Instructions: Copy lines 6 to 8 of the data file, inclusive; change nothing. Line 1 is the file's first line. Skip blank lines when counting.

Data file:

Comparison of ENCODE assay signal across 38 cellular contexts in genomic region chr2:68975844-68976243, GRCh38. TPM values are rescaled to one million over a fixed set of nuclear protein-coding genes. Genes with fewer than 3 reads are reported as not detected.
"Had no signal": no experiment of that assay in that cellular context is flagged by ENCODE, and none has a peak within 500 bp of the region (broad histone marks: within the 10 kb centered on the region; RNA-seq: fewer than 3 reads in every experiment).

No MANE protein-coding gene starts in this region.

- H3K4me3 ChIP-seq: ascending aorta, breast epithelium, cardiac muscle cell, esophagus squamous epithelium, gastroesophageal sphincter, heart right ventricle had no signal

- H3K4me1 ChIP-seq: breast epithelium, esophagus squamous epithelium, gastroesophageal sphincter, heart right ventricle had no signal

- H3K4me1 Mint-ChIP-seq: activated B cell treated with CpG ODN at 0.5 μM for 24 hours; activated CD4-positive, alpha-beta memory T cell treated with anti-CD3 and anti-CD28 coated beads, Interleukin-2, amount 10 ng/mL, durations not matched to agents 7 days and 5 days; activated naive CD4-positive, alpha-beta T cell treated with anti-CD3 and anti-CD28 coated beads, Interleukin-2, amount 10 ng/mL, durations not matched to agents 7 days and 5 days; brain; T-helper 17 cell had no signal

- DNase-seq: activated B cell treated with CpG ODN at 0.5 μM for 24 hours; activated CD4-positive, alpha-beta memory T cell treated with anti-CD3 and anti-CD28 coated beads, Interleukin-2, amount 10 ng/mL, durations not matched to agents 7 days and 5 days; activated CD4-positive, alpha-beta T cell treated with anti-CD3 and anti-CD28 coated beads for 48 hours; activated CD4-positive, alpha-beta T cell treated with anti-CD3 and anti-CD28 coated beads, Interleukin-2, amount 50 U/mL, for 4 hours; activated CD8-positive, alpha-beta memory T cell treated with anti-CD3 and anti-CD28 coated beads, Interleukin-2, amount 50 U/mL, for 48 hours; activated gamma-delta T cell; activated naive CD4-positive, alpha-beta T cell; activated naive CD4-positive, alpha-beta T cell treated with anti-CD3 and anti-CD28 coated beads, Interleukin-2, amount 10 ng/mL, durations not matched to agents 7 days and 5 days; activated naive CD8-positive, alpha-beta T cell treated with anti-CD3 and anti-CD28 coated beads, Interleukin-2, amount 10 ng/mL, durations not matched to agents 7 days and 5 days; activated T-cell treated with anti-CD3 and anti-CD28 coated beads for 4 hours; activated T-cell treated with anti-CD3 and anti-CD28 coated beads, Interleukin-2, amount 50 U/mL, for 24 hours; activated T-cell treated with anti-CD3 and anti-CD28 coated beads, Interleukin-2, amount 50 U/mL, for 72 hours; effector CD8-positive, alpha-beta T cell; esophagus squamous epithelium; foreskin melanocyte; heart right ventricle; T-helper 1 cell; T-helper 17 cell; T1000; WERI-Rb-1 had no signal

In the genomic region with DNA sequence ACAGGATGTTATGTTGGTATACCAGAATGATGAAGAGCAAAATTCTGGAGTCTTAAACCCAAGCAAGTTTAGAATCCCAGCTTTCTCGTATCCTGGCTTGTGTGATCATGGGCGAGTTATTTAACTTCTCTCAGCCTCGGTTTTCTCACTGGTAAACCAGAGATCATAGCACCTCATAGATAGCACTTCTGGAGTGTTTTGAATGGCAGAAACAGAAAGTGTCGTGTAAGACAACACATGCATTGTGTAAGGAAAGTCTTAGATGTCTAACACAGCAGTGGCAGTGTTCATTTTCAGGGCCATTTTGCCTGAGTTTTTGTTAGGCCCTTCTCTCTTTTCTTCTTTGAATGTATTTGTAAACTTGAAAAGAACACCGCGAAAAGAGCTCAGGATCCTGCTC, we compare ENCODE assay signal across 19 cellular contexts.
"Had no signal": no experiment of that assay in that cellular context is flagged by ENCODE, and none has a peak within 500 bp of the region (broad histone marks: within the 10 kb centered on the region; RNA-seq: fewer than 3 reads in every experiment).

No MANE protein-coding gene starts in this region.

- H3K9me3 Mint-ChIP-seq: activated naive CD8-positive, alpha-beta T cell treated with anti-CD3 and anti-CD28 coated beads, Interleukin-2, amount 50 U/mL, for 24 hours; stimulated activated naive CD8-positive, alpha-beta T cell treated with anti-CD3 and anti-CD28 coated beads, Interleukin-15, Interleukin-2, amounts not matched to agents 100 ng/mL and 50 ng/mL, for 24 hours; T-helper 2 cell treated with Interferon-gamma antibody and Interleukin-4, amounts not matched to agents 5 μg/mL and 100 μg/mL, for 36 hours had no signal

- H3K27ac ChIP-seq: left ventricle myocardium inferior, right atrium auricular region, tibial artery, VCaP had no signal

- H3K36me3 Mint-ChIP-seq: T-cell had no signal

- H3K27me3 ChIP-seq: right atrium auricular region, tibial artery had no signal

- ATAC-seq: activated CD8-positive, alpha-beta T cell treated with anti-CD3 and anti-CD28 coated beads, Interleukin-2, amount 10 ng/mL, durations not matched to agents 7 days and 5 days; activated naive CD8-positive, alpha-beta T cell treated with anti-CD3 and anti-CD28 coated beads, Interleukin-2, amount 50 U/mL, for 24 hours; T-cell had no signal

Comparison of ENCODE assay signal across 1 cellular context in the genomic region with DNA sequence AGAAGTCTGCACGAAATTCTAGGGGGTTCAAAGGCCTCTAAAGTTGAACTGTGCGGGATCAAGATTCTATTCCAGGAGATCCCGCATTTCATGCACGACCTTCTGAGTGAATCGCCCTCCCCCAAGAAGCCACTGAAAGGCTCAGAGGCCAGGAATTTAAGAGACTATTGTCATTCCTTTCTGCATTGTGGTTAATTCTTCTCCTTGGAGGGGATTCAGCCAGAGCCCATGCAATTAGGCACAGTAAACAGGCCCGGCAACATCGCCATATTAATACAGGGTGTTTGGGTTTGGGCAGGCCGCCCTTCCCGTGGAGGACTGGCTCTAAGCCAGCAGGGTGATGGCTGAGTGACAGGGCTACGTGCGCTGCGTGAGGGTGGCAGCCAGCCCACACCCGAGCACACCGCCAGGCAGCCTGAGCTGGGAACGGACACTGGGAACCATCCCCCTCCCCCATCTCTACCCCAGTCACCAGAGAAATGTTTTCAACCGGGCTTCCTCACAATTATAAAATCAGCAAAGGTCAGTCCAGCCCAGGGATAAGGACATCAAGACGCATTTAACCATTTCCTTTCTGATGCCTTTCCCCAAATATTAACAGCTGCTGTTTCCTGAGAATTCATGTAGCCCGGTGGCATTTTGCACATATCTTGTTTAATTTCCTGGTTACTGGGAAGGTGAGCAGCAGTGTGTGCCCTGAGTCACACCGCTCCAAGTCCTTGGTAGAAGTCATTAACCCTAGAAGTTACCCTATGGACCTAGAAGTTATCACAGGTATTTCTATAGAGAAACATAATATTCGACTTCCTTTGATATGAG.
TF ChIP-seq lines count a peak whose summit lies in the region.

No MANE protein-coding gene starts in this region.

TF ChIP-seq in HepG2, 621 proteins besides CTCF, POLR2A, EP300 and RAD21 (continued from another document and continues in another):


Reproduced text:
- H3K4me1 Mint-ChIP-seq: activated B cell treated with CpG ODN at 0.5 μM for 24 hours; activated CD4-positive, alpha-beta memory T cell treated with anti-CD3 and anti-CD28 coated beads, Interleukin-2, amount 10 ng/mL, durations not matched to agents 7 days and 5 days; activated naive CD4-positive, alpha-beta T cell treated with anti-CD3 and anti-CD28 coated beads, Interleukin-2, amount 10 ng/mL, durations not matched to agents 7 days and 5 days; brain; T-helper 17 cell had no signal

- DNase-seq: activated B cell treated with CpG ODN at 0.5 μM for 24 hours; activated CD4-positive, alpha-beta memory T cell treated with anti-CD3 and anti-CD28 coated beads, Interleukin-2, amount 10 ng/mL, durations not matched to agents 7 days and 5 days; activated CD4-positive, alpha-beta T cell treated with anti-CD3 and anti-CD28 coated beads for 48 hours; activated CD4-positive, alpha-beta T cell treated with anti-CD3 and anti-CD28 coated beads, Interleukin-2, amount 50 U/mL, for 4 hours; activated CD8-positive, alpha-beta memory T cell treated with anti-CD3 and anti-CD28 coated beads, Interleukin-2, amount 50 U/mL, for 48 hours; activated gamma-delta T cell; activated naive CD4-positive, alpha-beta T cell; activated naive CD4-positive, alpha-beta T cell treated with anti-CD3 and anti-CD28 coated beads, Interleukin-2, amount 10 ng/mL, durations not matched to agents 7 days and 5 days; activated naive CD8-positive, alpha-beta T cell treated with anti-CD3 and anti-CD28 coated beads, Interleukin-2, amount 10 ng/mL, durations not matched to agents 7 days and 5 days; activated T-cell treated with anti-CD3 and anti-CD28 coated beads for 4 hours; activated T-cell treated with anti-CD3 and anti-CD28 coated beads, Interleukin-2, amount 50 U/mL, for 24 hours; activated T-cell treated with anti-CD3 and anti-CD28 coated beads, Interleukin-2, amount 50 U/mL, for 72 hours; effector CD8-positive, alpha-beta T cell; esophagus squamous epithelium; foreskin melanocyte; heart right ventricle; T-helper 1 cell; T-helper 17 cell; T1000; WERI-Rb-1 had no signal

In the genomic region with DNA sequence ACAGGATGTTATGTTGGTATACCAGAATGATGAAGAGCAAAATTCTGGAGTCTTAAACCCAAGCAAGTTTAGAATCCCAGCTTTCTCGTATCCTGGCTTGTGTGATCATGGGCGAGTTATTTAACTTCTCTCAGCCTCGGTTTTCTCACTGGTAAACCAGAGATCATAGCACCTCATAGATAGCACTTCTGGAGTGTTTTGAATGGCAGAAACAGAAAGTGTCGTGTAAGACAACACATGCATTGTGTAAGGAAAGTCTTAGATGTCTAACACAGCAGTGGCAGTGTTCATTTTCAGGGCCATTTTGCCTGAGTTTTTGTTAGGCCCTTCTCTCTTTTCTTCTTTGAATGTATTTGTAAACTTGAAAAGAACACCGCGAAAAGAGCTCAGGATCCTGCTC, we compare ENCODE assay signal across 19 cellular contexts.